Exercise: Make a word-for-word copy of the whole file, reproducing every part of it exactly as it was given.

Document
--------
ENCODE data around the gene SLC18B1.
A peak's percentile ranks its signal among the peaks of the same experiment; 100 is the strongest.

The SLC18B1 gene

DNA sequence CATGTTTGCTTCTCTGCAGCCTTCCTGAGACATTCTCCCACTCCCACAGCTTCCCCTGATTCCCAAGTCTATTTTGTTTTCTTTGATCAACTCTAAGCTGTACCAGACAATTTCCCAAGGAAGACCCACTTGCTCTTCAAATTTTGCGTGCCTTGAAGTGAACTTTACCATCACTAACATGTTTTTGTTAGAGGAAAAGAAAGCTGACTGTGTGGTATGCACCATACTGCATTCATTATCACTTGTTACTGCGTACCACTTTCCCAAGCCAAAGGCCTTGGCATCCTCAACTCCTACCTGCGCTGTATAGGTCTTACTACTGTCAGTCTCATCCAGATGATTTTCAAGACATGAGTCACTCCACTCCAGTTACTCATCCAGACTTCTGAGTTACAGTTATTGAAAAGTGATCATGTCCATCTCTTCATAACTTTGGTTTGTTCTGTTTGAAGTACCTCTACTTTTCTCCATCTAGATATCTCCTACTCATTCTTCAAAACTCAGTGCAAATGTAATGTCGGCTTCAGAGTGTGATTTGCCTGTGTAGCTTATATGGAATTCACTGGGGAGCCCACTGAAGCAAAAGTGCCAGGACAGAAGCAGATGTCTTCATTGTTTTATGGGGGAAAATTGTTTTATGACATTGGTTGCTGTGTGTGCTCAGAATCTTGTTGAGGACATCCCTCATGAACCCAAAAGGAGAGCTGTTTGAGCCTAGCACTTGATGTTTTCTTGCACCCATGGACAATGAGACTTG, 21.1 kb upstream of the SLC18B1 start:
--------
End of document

ENCODE data around the gene SLC18B1.
A peak's percentile ranks its signal among the peaks of the same experiment; 100 is the strongest.

The SLC18B1 gene

DNA sequence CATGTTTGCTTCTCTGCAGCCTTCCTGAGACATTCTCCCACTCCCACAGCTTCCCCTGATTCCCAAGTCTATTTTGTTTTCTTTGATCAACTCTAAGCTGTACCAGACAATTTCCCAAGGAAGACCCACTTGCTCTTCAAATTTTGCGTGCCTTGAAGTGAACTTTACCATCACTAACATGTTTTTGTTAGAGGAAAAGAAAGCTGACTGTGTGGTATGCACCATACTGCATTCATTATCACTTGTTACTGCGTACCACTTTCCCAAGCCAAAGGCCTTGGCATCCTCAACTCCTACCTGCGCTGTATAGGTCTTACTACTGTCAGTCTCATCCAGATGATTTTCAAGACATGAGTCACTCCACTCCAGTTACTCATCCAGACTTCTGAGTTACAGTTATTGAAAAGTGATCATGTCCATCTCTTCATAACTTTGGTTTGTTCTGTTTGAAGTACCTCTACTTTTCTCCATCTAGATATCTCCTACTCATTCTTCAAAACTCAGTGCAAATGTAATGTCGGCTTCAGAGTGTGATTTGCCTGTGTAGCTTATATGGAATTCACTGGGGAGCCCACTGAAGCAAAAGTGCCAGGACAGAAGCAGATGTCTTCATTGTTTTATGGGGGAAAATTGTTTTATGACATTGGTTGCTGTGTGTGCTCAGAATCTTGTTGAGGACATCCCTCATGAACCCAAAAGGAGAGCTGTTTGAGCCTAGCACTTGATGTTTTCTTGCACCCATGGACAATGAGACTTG, 21.1 kb upstream of the SLC18B1 start: